Colin

    July 17, 2008 at 11:21

  3. BW writes: “trying to fit a social media strategy into the overall business strategy would truly be trying to fit a square peg into a round hole”

    My response: No real argument from me — that’s why I said that FIs “need to figure out how SM fits with (or chgs) their biz strategy. ”

    Please note the part of the statement in parentheses — “or changes”.

    Your fictional (?) conversation is spot on. But it begs the question, if the existing people in the firm aren’t able or qualified to understand what SM is and it’s potential impact — then who is?

    The problem I foresee is that whoever you come up with in response to that question, I might be able to argue that while they might understand SM, they might not understand how to profitably run a bank.

    So we’re stuck with a problem: The existing business strategists don’t get SM, and the SM-knowledgeable don’t understand business strategy. (fyi, I will vehemently argue this point with anyone. I’m tired of reading all the claims of SM-evangelists who have never had P&L responsibility for anything).

    Ron Shevlin

    July 17, 2008 at 12:30

  4. Dear god … memories of … conversations past … flooding back …

    [home for a Macallan]

    Dan Dickinson

    July 17, 2008 at 12:36

  5. Very well said Ron (esp last paragraph). I think the basic msg (from Cogent to WM world) is that “for better or for worse, it’s happening.” Does it always matter? Does it even matter most of the time? Perhaps not. The upshot though, is investors (esp soloists, and, more importantly validators) are turning to SM…it plants a seed (true or false) that ripples through many facets of their investment lives. So, to notice is to acknowledge and appreciate the fact that information, opinion, and counsel increasingly exist outside the realm of traditional sources. Of course, the RBCs & TIAA-CREFs of the world represent the (current) choir here. We’re hoping to deliver this message to those who might want to sing.

    Eric Dolan

    July 17, 2008 at 12:48

  6. Holy crap! I didn’t know we had transcripts for those meetings!

    duarte

    July 17, 2008 at 13:43

  7. @duarte … you kill me!

    Colin

    July 17, 2008 at 14:24

  8. @ron … your post begs the ultimate [for me] question, and that

    “if Banks never ‘get it’ will they survive?”

    Thats my next project 🙂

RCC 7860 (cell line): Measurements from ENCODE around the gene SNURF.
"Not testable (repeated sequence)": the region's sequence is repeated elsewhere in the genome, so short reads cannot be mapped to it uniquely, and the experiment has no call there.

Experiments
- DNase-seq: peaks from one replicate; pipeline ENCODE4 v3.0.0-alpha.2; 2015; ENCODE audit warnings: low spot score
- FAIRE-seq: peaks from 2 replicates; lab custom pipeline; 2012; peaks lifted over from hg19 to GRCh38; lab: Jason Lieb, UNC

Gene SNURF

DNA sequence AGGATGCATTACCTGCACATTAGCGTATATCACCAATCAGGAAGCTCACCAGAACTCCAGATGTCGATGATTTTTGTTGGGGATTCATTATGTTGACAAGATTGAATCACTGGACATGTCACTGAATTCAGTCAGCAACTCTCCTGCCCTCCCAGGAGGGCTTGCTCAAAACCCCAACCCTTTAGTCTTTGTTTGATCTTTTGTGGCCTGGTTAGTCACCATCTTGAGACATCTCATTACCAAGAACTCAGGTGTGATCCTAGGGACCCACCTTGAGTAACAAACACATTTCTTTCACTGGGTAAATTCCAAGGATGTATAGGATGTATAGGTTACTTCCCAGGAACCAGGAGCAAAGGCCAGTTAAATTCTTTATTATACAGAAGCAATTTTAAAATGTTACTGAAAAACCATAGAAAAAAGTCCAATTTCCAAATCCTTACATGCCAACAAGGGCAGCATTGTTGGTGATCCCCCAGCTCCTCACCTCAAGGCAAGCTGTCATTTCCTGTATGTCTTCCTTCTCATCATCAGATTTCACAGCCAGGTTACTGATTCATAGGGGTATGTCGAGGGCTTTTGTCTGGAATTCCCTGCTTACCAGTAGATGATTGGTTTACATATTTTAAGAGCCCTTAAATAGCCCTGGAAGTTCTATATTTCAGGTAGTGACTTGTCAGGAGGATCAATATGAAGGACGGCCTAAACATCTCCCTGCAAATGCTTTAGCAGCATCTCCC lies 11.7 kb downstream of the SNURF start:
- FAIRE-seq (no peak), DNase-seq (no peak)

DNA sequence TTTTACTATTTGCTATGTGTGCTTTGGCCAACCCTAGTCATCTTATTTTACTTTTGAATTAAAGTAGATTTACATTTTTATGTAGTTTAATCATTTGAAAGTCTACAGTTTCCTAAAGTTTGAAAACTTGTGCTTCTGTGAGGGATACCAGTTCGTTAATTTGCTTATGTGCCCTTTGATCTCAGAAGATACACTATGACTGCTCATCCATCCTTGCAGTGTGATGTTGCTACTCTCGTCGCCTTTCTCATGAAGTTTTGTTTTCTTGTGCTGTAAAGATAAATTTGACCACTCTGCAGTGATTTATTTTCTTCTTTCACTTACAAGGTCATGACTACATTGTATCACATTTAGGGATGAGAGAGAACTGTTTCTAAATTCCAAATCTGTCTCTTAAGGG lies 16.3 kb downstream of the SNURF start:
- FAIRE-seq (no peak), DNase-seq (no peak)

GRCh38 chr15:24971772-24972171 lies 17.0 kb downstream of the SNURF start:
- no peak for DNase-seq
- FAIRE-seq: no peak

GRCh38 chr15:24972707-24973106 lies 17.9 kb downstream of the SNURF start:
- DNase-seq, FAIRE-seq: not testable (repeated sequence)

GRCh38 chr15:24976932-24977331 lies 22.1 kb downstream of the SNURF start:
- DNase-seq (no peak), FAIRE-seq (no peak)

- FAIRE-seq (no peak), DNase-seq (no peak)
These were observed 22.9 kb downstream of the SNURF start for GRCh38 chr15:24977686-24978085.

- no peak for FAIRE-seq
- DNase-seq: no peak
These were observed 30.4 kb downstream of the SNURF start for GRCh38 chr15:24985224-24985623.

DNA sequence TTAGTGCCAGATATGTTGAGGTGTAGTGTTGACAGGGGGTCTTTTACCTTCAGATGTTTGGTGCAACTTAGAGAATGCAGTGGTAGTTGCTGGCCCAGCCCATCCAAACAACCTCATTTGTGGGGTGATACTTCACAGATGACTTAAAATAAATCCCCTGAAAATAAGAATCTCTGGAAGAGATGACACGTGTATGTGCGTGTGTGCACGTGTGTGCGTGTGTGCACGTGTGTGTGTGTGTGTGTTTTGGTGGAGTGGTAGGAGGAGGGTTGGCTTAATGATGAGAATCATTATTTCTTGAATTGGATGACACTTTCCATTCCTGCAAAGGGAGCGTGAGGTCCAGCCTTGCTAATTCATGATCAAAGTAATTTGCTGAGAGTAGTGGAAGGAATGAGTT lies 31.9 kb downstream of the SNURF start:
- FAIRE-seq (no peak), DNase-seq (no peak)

Colin

    July 17, 2008 at 14:25

  9. It’s not a matter of “if” they will get it. Simply “when”. Some will get it faster than others. Will they survive? I don’t know, but I’ll say this: I think that whether or not they survive depends more heavily on other factors (product quality, risk management, cost control, etc.) than social media. There — I said it. Go ahead and flame me all you SM evangelists.

    Ron Shevlin

    July 17, 2008 at 15:47

  10. Ron,

    I don’t think you’ll get flamed. I consider myself a big social media proponent (I’d never use a term so wanky as “evangelist”) but I’d agree with your list of factors…those are all more important than SM.

    Dan Dickinson

    July 17, 2008 at 21:54

  11. Sigh…that was supposed to be a closed bracket. Stupid auto-smileys.

    Dan Dickinson

    July 17, 2008 at 21:55

  12. @Dan: I’m anticipating the usual chorus of “you don’t get it!”

    Ron Shevlin

    July 17, 2008 at 22:04

  13. @Ron .. you keep us all honest 🙂

    Colin

    July 17, 2008 at 23:49

  14. @Ron: depending on who it’s coming from, hearing “You don’t get it!” makes me even more sure that I’m right.

    Dan Dickinson

    July 18, 2008 at 08:13

  15. @Dan: even when that person is your wife? Yeah, I didn’t think so.

    Ron Shevlin

    July 18, 2008 at 16:46

  16. I tend to agree with a lot of the conversation here but I wanted to point out one thing. Banking is taking place on Facebook, not directly through the firms, but through 3rd-parties like FiServ’s MyMoney application. While not a particularly popular app, it does show the potential of the platform.

    In case you’re curious, check out what Wells Fargo and the now-defunct Wachovia have been doing in the social media space. One interesting potential for social media may be internal use.

    Alan

    October 6, 2008 at 14:02